The two aren’t strangers to the realm of concept records, so Miles was executed effectively. Fixated on the history of African-American art, Blu finds himself often connecting his personal experiences to that of historic black figures. The first and second halves are dedicated to those two things respectively.

It becomes increasingly compact as time goes on, as the second half is filled to the brim with ambition. “Roots of Blue“, for example, is a staggering nine minutes yet one of the most brilliantly written tracks in hip-hop. It recaps the true history of African-Americans and their origin, and that is a bold idea that Blu refused to stray away from.

Those sorts of things are what makes Miles so inventive. It doesn’t care to be approachable – it exists for those that aim to appreciate black art by knowing its past. Without that open-minded mentality, you won’t be able to fully love this record.

Top 50 Favorite Hip-Hop Albums, Pt. 1

Published June 22, 2022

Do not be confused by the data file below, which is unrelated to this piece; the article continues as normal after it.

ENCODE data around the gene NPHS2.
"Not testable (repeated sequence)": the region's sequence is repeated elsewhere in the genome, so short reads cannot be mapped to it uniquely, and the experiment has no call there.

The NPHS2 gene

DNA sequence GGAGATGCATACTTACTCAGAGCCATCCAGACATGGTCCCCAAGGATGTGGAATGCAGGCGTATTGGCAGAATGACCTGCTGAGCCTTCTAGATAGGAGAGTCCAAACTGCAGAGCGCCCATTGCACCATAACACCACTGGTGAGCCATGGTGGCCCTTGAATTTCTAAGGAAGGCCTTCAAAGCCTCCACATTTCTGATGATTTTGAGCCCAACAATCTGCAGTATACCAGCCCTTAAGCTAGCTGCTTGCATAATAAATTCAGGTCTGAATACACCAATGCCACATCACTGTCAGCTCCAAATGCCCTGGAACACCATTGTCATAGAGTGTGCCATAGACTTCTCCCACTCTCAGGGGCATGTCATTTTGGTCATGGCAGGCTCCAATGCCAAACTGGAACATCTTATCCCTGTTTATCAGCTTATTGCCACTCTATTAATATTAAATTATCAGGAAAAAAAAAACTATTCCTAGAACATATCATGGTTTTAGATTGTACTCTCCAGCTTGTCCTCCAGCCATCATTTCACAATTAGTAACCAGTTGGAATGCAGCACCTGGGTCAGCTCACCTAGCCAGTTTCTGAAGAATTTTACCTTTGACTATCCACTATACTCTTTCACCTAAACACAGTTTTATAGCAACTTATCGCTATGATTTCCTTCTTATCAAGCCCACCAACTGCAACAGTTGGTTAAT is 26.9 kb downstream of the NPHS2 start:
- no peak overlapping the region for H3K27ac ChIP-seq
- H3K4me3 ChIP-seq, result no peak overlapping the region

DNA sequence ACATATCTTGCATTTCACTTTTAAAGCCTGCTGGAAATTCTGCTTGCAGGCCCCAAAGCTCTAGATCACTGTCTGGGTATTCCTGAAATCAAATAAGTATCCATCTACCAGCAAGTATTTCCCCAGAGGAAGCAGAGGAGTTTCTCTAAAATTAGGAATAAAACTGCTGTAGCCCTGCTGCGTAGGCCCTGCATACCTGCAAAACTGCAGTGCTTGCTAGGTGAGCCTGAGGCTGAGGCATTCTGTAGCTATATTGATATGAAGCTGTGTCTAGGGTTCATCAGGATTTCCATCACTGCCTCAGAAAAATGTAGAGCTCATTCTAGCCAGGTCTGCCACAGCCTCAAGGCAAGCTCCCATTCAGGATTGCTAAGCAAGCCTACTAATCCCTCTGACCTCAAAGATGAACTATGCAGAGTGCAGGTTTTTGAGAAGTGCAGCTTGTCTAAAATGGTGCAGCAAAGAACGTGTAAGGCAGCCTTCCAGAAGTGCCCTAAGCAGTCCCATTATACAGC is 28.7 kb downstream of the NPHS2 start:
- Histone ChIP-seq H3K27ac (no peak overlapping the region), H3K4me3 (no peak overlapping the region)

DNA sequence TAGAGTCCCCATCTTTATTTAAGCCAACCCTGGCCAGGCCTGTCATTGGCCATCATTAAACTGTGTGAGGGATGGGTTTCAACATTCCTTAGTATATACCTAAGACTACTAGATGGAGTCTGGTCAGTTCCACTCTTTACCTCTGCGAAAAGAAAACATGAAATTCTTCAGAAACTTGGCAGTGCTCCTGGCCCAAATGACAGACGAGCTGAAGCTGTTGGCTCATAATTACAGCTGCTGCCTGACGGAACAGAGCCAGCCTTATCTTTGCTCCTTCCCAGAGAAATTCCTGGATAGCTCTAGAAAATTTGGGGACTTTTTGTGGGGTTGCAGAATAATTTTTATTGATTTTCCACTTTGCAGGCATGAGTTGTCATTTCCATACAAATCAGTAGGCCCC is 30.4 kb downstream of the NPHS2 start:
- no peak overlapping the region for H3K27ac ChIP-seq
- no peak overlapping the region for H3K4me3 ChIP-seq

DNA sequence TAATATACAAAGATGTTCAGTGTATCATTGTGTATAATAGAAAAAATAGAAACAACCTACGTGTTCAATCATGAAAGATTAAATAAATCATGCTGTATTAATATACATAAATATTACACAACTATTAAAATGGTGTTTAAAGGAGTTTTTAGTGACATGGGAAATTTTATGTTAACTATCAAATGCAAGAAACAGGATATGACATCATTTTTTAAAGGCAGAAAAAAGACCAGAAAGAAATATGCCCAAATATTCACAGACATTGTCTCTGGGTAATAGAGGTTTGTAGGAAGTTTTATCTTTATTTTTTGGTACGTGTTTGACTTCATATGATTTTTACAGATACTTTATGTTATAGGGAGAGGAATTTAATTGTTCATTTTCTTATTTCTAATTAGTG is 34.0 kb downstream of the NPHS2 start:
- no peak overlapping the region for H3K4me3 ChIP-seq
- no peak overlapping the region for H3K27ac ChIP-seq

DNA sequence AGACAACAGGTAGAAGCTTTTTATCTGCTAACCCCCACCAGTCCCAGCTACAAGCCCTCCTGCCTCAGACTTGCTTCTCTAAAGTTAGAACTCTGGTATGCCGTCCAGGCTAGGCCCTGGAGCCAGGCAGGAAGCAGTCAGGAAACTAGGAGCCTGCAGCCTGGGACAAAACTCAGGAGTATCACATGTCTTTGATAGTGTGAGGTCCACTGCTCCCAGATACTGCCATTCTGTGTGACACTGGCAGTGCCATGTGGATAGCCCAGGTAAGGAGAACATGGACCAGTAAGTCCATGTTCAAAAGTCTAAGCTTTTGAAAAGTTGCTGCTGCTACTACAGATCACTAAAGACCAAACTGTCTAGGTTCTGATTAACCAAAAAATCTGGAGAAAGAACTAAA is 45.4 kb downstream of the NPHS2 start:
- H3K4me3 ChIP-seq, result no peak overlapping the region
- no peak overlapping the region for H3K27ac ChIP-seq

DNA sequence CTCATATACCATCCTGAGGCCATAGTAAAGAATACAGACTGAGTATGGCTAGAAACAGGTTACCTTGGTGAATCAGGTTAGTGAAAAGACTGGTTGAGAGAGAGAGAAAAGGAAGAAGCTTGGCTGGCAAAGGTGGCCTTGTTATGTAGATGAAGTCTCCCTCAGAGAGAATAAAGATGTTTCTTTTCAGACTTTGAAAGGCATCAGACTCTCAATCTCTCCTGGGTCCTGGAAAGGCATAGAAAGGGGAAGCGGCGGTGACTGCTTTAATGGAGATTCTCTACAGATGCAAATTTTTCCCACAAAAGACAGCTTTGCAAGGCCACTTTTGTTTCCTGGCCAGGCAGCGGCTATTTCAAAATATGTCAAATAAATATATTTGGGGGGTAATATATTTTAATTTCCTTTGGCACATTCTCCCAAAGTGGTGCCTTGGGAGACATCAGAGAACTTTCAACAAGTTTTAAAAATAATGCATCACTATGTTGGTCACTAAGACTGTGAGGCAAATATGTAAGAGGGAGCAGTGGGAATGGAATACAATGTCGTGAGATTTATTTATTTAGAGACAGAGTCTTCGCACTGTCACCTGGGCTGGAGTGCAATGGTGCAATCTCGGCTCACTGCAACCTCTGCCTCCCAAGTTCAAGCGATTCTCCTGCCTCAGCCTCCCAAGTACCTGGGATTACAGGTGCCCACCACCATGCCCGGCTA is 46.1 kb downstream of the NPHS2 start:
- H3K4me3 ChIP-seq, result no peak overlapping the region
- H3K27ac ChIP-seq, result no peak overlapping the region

Top 50 Favorite Hip-Hop Albums, Pt. 1

Disclaimer: This is a ranking of my top fifty favorite hip-hop albums. This isn’t aiming to assess greatness, popularity, or impact; it’s about my enjoyment and connection to these records. A lot of classics will make it, and many I still adore will be left out.

But with that considered…

No. 50 – My Beautiful Dark Twisted Fantasy – Kanye West

2010Pop Rap1 hour, 9 min.

Following the emotional baggage Kanye West had dealt with throughout the last couple years of the 2000’s, he went into an artistic state of mind that resembled nothing he had done prior. He became hyper-focused on music, forced himself and any collaborators to isolate in Hawaii, and spent immense amounts of money to create a maximal, larger-than-life work.

My Beautiful Dark Twisted Fantasy was the result. This can generally be seen as the turning point for West’s career; 808s & Heartbreak was already a drastic change in style, but was only the beginning of his expansion as an artist. Following Twisted Fantasy, he grew increasingly experimental as he embellished himself in fame further, much to varied reception year-after-year.

The genius of this in particular, however, is its ability to truly come off as widely appealing. West aimed to create something that would improve his public image, and therefore combined many former styles of his career into one – chipmunk samples infested “Devil in a New Dress“, hardcore posse cuts characterized “Monster“, and “All of the Lights” was an instant radio hit.